My first upgrade a Windows Vista to Windows Seven was relatively quiet, While it took several hours. The ideal is to always do a clean install instead of upgrading, but I did not have time and patience for it, so I opted for the upgrade. A few problems occurred, Daemon Tools needed to be reinstalled, the program you login with fingerprint stopped working, some drivers needed to be updated, but it was only.
A second attempt to update occurred on a desktop with Windows Vista x64 and was far less quiet, several problems interrupted the update in half and made the system be restored to Vista. After many attempts the update has completed but the result was a Windows 7 x64 totally unstable, showing blue screens of death (blue screen of death, BSOD) Frequent. So I opted to do a clean install, but would like to migrate data from the old system (user accounts, documents, program settings, etc.) to avoid having to do it all again. For that went behind the USMT (Windows User State Migration Tool), which I 've talked in an article here on Skooter Blog.
When searching on the USMT, I realized that he is now at version 4.0 (I had that was still the 3.1), but Microsoft decided to complicate things a bit more and not available to download separately tool, you must download the Windows Automated Installation Kit (Windows AIK, or Automated Installation Kit for Windows, in Portuguese), containing the USMT 4.0 among other tools that facilitate upgrading from Windows (especially in companies or other environments with large number of machines). It is interesting, but download an ISO of up to 1GB can be tricky for those who do not have a decent broadband (in other words, 99,9% of Brazilian).
Downloaded and installed the Windows AIK, I noticed the major changes of the new USMT 4.0: before it was necessary to use scanstate still with the old operating system to save the settings in a separate location, upgrade the system and then use the loadstate settings to migrate to the new system. Now it's much easier, you can install Windows Seven before recording settings, he should keep the old files in a folder called Windows.old, of course this will only happen if you do not choose to format the partition during installation. Inside the folder Windows.old folders are stored Windows, the Program Files (from 32 and 64 bits), user profiles, users' folders and everything else you had on your old Windows. Then you can use the scanstate pointing it to that folder and it will prepare the migration, then just use the loadstate upload them to the new system. The intermediate location can now store only hardlinks the files to be migrated, in other words, process saves you a read / write many migrating files directly from Windows.old to new location, and this makes the whole process much faster. Note that there are two versions of the program: e x86 amd64. If your system is 64 bits you vai amd64, even if your processor is Intel.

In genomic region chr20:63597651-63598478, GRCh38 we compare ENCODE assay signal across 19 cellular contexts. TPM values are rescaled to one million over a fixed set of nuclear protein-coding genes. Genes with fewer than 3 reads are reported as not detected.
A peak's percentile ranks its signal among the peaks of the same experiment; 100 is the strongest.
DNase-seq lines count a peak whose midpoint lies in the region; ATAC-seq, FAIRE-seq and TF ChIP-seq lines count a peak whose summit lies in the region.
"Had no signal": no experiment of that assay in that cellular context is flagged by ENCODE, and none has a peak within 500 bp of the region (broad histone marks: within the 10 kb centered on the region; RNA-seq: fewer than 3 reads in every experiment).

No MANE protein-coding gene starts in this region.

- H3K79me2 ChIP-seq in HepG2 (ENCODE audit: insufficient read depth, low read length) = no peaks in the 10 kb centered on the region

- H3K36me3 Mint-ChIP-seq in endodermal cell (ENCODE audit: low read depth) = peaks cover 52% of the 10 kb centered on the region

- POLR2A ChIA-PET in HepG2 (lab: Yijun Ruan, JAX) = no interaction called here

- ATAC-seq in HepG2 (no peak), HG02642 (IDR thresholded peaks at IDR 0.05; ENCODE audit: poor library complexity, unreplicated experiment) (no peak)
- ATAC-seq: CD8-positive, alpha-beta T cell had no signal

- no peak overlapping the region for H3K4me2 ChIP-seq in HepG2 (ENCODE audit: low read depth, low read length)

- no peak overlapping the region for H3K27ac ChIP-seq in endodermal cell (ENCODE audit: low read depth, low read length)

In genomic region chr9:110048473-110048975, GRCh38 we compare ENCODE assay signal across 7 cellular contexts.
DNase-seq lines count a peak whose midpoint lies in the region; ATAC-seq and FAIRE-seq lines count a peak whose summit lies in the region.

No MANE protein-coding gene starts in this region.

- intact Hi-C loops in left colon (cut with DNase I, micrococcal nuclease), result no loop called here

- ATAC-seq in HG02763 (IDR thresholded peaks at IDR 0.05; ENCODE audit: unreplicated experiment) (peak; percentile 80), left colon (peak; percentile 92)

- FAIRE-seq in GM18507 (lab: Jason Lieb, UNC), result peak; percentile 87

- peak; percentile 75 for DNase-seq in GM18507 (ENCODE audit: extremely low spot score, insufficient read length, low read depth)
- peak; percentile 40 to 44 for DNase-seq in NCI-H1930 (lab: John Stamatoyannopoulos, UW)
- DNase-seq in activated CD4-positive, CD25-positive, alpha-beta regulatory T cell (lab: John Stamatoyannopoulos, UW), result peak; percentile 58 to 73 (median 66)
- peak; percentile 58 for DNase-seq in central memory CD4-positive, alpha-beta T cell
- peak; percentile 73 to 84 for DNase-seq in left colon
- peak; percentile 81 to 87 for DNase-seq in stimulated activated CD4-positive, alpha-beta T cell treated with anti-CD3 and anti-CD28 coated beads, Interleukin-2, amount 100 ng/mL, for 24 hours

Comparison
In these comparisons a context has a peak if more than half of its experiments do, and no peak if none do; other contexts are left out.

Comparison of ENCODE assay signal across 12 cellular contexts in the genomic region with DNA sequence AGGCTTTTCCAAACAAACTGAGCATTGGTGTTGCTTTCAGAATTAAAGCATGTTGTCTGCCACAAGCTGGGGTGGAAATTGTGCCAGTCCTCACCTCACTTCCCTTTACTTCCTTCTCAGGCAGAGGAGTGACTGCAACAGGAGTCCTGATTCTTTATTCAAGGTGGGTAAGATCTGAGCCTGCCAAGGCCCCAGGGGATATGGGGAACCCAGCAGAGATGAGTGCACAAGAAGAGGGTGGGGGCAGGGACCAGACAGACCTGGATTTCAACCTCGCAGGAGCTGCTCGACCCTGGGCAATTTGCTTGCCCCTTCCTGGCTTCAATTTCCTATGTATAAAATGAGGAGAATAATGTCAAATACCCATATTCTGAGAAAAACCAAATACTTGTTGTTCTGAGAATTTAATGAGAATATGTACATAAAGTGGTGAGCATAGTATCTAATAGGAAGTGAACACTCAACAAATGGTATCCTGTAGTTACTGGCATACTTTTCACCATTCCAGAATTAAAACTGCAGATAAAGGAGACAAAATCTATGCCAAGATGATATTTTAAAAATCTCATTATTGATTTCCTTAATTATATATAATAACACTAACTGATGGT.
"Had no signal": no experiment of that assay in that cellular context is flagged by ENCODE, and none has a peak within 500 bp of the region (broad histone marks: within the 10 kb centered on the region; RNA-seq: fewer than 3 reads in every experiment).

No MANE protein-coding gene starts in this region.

But not everything was perfect, in the middle of execution loadstate I saw seemed to be standing ele, using processor and HD, but without leaving your seat. Looking LOG operation realized he was trying to create something in a temporary folder in my user (what was logged by running the program), could not and kept retrying indefinitely. I have checked the folder and just saw that it was over 65.000 files. I do not know if I was running into some limit number of files per folder NTFS (there?) or some other limit any, but just in case I decided to delete all temporary (that did not share error) and aí or process continuou. The folder just refilling and had to delete everything again even before you finish running loadstate, and then finally everything went right.
Note that you must specify what will be migrated through XML files. Fortunately the system brings 3 standards files: MigUser.xml, MigDocs.xml e MigApp.xml, configurations containing a good amount of software (especially Microsoft). Some unfortunately are left out, the administrator can create their own XML files, but this should be quite laborious and only worth it for system administrators who will migrate many machines with the same script. For the average user will probably work less manually migrate what was missing. Just to cite one example: Mozilla Firefox migrated seamlessly with USMT 4.0, with their plugins and everything else, Mozilla Thunderbird but I had to manually migrate. Fortunately this is simple, just copy pastes as C:\UsersNome_do_usuarioAppDataLocalThunderbird and C:\UsersNome_do_usuarioAppDataRoamingThunderbird the old system to the new (or Windows.old to the local quoted).
Conclude that the use of USMT 4.0 vale a pena. It is half-way between an upgrade and a clean install, Then remembering that the installation of data migration with USMT is still considered a new installation brings the same benefits and the same: registry cleaner, System lightest, etc.